My friend Nathan claims that this is the best bread in the Jewish tradition, so I feel kind of bad that I didn’t make it on a day when he was going to be here.
As for me, I have never met a challah that I didn’t think was just…okay. It’s just not a favorite of mine. But it’s the next bread, so it was time to try it.
The recipe called for 7-9 ounces of water, and I know some people have written that they had to use all the water. I, on the other hand, used only 7 ounces, but then had to add at least another ounce or two of flour to it in order to get to the dough to be anything but a wet mess.
Even then, after the first knead, the dough still looked kind of batter-like:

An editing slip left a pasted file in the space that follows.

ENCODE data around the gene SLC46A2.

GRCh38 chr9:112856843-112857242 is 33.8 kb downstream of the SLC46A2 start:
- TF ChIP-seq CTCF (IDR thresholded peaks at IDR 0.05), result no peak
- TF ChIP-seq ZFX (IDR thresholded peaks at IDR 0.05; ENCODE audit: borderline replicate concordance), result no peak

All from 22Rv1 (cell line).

After an hour of rising, the directions were not to just punch down the dough, but to actually knead it for two minutes. After that, it looked much more like bread dough:
And another 90 minutes of rising:
Now, I could have just made a loaf, but the challah tradition calls for braiding. Which calls for dividing the dough into thirds. After some consideration, I decided that the most accuracy was just plain pie chart thirds.
Then I rolled them out and braided the three strands. At which point I realized that my braid was a little long. So we had a challah rainbow.
And then baked:
A good crumb and decent crust.
The eaters pronounced it delicious. I thought it was … perfectly okay for challah. It’s never going to be my favorite bread, but it’s pretty easy and will probably make a decent sandwich bread.